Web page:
Chemical talk, warfare and aid: a case of an ectomycorrhiza-forming fungi, Tricholoma vaccinum, and its interacting partners

Oluwatosin Abdulsalam Katrin Krause Erika Kothe
Institute of Microbiology - Microbial Communication, Friedrich Schiller University, Jena, Jena, Germany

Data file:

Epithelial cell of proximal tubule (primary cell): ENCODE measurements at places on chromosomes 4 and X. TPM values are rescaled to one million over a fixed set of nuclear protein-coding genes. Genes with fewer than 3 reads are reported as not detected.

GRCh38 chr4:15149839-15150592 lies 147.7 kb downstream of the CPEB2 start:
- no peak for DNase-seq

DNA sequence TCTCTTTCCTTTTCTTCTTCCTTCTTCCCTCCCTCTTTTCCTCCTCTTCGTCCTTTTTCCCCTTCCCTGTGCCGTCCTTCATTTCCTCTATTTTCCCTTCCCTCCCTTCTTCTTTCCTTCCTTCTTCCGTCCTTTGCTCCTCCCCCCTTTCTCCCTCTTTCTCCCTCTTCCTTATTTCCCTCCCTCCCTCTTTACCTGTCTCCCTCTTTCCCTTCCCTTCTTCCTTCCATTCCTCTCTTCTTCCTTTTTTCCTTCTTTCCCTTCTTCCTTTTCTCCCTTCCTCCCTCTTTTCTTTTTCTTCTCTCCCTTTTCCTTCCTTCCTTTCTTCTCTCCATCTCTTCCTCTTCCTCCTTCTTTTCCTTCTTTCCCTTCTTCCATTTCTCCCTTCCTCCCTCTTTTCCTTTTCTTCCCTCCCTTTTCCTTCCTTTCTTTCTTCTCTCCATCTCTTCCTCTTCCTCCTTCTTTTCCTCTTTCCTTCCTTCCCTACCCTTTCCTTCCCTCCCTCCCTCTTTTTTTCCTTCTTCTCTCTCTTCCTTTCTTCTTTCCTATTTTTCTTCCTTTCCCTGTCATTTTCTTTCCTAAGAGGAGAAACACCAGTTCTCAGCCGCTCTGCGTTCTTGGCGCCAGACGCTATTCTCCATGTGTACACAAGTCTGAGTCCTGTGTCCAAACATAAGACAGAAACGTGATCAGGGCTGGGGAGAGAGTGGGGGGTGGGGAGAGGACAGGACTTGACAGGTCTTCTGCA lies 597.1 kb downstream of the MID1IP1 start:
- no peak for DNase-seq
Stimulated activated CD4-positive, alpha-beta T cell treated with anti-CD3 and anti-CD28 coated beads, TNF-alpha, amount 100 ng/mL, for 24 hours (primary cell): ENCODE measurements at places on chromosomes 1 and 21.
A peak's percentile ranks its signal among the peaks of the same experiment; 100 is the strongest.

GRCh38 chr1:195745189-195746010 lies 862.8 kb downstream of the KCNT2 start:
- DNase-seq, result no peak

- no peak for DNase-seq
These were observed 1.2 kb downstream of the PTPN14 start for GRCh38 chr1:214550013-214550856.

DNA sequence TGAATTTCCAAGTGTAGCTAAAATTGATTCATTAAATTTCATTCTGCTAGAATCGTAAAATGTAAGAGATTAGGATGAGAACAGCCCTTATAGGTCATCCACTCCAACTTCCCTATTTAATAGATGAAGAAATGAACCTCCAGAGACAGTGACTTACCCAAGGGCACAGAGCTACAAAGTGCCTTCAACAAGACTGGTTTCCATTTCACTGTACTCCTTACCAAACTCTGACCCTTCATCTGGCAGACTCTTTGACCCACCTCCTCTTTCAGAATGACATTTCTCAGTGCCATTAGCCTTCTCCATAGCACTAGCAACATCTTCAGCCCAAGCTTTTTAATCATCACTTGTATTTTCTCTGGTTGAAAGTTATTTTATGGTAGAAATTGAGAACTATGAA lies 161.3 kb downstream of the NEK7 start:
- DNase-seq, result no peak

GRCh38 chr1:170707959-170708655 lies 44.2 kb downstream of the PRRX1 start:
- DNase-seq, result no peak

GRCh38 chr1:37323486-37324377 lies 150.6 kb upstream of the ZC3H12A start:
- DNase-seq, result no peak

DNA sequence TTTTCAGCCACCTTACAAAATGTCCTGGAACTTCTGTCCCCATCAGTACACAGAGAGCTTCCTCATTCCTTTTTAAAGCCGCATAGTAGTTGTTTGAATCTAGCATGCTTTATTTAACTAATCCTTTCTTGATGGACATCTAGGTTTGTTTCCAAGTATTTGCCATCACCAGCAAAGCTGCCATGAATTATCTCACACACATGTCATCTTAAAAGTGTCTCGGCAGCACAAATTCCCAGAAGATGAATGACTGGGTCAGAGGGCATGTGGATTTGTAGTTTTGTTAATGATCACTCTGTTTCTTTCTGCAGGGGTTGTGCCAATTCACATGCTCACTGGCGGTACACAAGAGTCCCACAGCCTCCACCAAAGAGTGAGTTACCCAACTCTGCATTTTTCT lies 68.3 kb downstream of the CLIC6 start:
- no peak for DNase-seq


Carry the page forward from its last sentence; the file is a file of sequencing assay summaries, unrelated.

Different chemicals have been implicated in communication occurring in biological system. A plethora of chemicals and enzymes have been shown to be involved in these communications occurring between organisms of the same species, different species and even evolutionarily distant ones. There is a need to properly understand the role of these chemicals and the involvement of different proteins/enzymes in communication and interaction between organisms. Recent researches had however infer functions and explains evolutionary deterministic purposes for the biosynthesis of different chemicals in biological systems. There are numerous examples of such chemicals that has been shown to infer antimicrobial activities against a host of interacting partners and/or organisms that might be competing for common goods with the producer in the environment. Some other chemicals on the other hand has been shown to serve as an aid for the support of cooperating partners. While some are merely signal molecules or chemical cues for interacting partners or simply the community members. We therefore set out to understand the biosynthesis of some of these chemicals in our working strain of Tricholoma vaccinum, an ectomycorrhiza-forming fungi. We try to understand the role of these chemicals in the interaction of the mycorrhiza fungi and its plant host and other interacting partners. Also, we seek out biochemical and morphogenetic effects observable during such interactions.